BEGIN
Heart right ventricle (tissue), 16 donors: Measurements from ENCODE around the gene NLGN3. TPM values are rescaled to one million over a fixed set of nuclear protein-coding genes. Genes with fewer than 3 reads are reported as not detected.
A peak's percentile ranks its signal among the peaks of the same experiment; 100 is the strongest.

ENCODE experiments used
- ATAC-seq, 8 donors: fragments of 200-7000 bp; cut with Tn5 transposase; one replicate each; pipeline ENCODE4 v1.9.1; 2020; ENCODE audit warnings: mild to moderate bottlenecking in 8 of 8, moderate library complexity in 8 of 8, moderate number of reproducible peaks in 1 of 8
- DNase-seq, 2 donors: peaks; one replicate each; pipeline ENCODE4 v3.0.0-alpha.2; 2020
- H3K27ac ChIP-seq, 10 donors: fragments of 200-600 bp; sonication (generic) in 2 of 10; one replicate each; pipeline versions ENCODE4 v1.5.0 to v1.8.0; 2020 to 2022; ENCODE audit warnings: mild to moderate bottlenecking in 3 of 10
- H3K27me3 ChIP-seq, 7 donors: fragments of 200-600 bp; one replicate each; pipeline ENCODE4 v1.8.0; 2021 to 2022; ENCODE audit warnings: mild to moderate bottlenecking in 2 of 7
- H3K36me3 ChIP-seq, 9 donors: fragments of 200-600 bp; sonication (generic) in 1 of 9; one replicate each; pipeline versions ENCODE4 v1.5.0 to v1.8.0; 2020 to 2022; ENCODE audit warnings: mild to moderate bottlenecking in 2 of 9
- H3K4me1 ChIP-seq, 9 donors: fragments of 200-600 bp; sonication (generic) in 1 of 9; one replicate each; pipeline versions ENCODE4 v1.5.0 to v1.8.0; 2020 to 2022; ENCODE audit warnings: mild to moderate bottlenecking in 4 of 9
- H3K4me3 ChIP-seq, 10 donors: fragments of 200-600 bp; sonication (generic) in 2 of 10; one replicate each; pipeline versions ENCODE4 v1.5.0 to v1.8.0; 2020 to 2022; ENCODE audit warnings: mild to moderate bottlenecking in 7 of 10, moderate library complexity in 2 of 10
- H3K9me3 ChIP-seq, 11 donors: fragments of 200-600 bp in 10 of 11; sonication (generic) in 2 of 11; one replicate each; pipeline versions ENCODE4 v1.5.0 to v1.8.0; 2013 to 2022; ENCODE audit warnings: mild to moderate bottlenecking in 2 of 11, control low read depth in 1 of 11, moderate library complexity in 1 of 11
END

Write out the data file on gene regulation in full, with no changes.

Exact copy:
Heart right ventricle (tissue), 16 donors: Measurements from ENCODE around the gene NLGN3. TPM values are rescaled to one million over a fixed set of nuclear protein-coding genes. Genes with fewer than 3 reads are reported as not detected.
A peak's percentile ranks its signal among the peaks of the same experiment; 100 is the strongest.

ENCODE experiments used
- ATAC-seq, 8 donors: fragments of 200-7000 bp; cut with Tn5 transposase; one replicate each; pipeline ENCODE4 v1.9.1; 2020; ENCODE audit warnings: mild to moderate bottlenecking in 8 of 8, moderate library complexity in 8 of 8, moderate number of reproducible peaks in 1 of 8
- DNase-seq, 2 donors: peaks; one replicate each; pipeline ENCODE4 v3.0.0-alpha.2; 2020
- H3K27ac ChIP-seq, 10 donors: fragments of 200-600 bp; sonication (generic) in 2 of 10; one replicate each; pipeline versions ENCODE4 v1.5.0 to v1.8.0; 2020 to 2022; ENCODE audit warnings: mild to moderate bottlenecking in 3 of 10
- H3K27me3 ChIP-seq, 7 donors: fragments of 200-600 bp; one replicate each; pipeline ENCODE4 v1.8.0; 2021 to 2022; ENCODE audit warnings: mild to moderate bottlenecking in 2 of 7
- H3K36me3 ChIP-seq, 9 donors: fragments of 200-600 bp; sonication (generic) in 1 of 9; one replicate each; pipeline versions ENCODE4 v1.5.0 to v1.8.0; 2020 to 2022; ENCODE audit warnings: mild to moderate bottlenecking in 2 of 9
- H3K4me1 ChIP-seq, 9 donors: fragments of 200-600 bp; sonication (generic) in 1 of 9; one replicate each; pipeline versions ENCODE4 v1.5.0 to v1.8.0; 2020 to 2022; ENCODE audit warnings: mild to moderate bottlenecking in 4 of 9
- H3K4me3 ChIP-seq, 10 donors: fragments of 200-600 bp; sonication (generic) in 2 of 10; one replicate each; pipeline versions ENCODE4 v1.5.0 to v1.8.0; 2020 to 2022; ENCODE audit warnings: mild to moderate bottlenecking in 7 of 10, moderate library complexity in 2 of 10
- H3K9me3 ChIP-seq, 11 donors: fragments of 200-600 bp in 10 of 11; sonication (generic) in 2 of 11; one replicate each; pipeline versions ENCODE4 v1.5.0 to v1.8.0; 2013 to 2022; ENCODE audit warnings: mild to moderate bottlenecking in 2 of 11, control low read depth in 1 of 11, moderate library complexity in 1 of 11